After new years I think is when the panic buying mode is going to kick in – and especially after people start getting their income taxes back.
2012 – As 2012 progresses and the election season turns hostile, there is going to be a lot of propaganda on TV and the internet about the various people running for office. I look for this propaganda to have a side effect on the voters, and that is spreading fear through the general public.
I look for the debt talks to resume again, and I look for tension between the USA and the rest of the world (especially China) to increase.
Around April and May 2012 – is when I look for the panic buying to pick up, especially with the poor and low middle classes. This is when people will start getting their income tax returns. Instead of buying TVs, and other toys, people might turn to buying firearms, ammo and food.
Over the next few months (August – December 2011) people are going to be forking out money on school supplies, clothes, labor day, holidays, Christmas, new years,,,,,,,. This is why I look for the “real” panic buying to kick in after people start getting their income taxes back in early – mid 2012. Having to buy school supplies and getting ready for the holidays does not leave a lot of money for prepping.
My personal plan, and I am not suggesting that people do this, but buy whatever long term food supplies you can afford. If you have been thinking about buying #10 cans of freeze dried foods, please do so.
One of the issues with buying SHTF survival gear, it leaves less money for other stuff. Do not overspend on preps. Whenever possible, put money into a rainy day fund. If the federal government shuts the banks down, you want enough cash on hand for food and fuel.
When people start getting their income tax returns back, and have some extra money, that is when people might start buying in bulk.
Over the past few months I have been stockpiling fishing supplies like crazy. Everytime my wife and I went to the local sporting goods store I would grab some hooks, trotline string, artificial worms, extra monofilament line, new fishing pole and reel,,,,,.
On top of the fishing supplies I have been stocking up on food in mylar bags, canned goods and #10 cans.
Do I expect some kind of civil unrest, no,, or rather I hope not. With the extreme drought in Texas, crops are dying in the fields, and people are having to sell off their livestock, what kind of impact on food prices can we expect due to the failed crops, I do not know.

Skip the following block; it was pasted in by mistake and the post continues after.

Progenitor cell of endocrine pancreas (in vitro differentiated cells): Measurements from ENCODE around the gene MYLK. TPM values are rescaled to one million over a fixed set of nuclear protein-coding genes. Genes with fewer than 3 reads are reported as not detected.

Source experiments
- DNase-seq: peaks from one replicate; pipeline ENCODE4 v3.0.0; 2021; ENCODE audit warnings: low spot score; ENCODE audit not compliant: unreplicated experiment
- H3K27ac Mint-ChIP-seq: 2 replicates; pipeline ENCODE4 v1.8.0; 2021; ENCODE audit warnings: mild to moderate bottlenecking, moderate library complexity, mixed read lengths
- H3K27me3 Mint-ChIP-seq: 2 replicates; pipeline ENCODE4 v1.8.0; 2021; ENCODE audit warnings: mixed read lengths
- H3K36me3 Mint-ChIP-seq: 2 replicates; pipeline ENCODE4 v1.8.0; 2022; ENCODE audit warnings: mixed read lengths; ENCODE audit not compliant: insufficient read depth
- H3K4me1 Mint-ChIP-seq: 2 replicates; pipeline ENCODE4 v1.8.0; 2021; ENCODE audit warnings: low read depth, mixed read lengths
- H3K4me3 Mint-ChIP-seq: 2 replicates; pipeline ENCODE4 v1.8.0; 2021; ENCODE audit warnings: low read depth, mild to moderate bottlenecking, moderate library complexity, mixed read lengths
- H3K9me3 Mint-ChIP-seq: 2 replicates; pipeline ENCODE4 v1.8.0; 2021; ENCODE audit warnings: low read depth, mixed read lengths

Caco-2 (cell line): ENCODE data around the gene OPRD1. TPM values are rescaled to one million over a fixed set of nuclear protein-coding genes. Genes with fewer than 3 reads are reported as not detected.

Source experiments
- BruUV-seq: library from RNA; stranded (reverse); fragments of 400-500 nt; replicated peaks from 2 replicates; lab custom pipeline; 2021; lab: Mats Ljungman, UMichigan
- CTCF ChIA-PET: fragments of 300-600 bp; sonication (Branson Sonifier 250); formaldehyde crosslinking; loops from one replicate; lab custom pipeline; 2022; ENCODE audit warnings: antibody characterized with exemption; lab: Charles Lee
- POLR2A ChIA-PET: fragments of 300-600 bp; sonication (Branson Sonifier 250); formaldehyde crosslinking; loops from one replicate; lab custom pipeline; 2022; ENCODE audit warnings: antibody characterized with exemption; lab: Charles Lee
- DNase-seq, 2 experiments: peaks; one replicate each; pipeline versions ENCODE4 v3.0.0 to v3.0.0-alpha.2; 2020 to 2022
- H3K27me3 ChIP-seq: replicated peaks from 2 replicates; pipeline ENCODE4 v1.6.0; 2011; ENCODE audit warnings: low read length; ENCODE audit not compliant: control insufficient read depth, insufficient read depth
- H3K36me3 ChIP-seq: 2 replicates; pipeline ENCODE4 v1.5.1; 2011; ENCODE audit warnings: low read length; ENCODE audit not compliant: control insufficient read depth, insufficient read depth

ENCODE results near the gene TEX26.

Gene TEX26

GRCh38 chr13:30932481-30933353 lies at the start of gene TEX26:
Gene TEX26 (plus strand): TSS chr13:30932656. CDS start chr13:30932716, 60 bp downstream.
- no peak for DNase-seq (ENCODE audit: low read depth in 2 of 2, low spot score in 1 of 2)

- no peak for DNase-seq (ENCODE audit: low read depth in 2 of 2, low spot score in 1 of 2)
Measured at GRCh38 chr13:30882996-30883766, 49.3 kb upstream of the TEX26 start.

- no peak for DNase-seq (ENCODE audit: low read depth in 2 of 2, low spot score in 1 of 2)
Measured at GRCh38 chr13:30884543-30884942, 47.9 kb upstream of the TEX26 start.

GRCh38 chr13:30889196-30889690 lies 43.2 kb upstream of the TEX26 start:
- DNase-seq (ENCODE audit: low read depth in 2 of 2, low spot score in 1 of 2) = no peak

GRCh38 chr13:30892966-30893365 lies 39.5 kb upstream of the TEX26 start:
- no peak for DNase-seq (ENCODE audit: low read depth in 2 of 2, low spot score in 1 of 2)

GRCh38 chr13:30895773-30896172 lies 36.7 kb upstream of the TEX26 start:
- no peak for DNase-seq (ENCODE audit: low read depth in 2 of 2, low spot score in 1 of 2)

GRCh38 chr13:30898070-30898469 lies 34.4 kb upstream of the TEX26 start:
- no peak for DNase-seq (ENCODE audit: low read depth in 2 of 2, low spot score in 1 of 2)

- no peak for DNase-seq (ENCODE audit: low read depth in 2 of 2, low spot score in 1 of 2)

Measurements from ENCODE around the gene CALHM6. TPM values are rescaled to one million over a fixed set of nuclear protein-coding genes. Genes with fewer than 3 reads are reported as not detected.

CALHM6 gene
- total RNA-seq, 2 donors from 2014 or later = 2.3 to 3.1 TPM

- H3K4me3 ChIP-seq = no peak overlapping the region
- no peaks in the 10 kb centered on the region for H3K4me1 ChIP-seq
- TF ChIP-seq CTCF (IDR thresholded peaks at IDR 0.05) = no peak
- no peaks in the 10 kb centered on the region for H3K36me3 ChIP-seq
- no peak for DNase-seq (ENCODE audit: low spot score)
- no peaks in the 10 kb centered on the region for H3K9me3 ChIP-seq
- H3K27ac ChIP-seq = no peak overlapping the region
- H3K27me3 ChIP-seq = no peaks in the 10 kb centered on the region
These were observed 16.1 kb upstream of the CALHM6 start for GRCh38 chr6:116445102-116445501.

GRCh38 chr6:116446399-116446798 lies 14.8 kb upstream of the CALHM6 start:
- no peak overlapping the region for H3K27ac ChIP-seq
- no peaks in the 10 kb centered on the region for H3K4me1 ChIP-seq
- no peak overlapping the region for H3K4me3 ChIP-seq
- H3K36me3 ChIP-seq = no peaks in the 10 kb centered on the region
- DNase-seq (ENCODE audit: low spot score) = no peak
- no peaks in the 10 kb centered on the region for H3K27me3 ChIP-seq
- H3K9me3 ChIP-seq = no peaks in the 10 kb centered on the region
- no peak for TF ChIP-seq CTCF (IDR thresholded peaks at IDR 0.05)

I want to be as honest as possible, and say right up front, I do not know what the future holds. I suspect food prices will go up, but only time will tell.
Over the next few months my preps will focus on food – and that means everything from mylar bags, to canned goods, to #10 cans of freeze dried foods.
Save as money as possible
Buy as much food as your family can afford
Get caught up on your bills
Do not have any outstanding credit card bills
Do not have any high interest loans
Secure your possessions and your property
Communicate with your family about your plans
When people hear the word “trotline”, most may think of stringing a line across a river or a slew to catch some catfish. While its true that trotline is mainly used to catch catfish, it has lots of other uses.
Jug lines – this is where some type of float is used and the trotline is tied to the float. The float floats with the current of the river or stream, and goes where nature takes it. For most jug lines, people use 1 gallon beach bottles, noodles, or just about anything that floats and a line can be tied to it.
Braided cord – in a pinch, trotline string can be braided to make a cord. While on a camping trip back in 2008 with my kids, we brought some new hammocks with us, and the new hammocks did not have cord included to attach the hammock to a tree. Well, there we were with hammocks and no way to hang them up. So what did we do? I got a spool to trotline string out, then my kids and I took turns braiding the string into a heavier cord. we got the hammocks strung up and everything was fine.
Tie down line – Some trotline string has a rating in the 300+ pound range. A spool or two can come in handy when you need to tie down a load in the back of a truck.
Tent guide lines – left your guidelines at home, or need some longer cord, use some trotline string.
Cord to hang your food bag from a tree limb.
Extra cord for the bug out location.
Barter material – lets say that some kind of long term SHTF situation happens, like the return of a plague, massive climate change,,,,,, fishing supplies could make for a good barter material. Instead of trading for the whole spool of string, trade for 100 feet at a time. Lets say something like 50 snap bean seed for 100 feet of line, 25 cucumber seed for 50 feet of line, 50 squash seed for 50 feet of line,,,,, and the list goes on and on. When each spool has 300 – 600 feet of line, that gives you a lot to play with.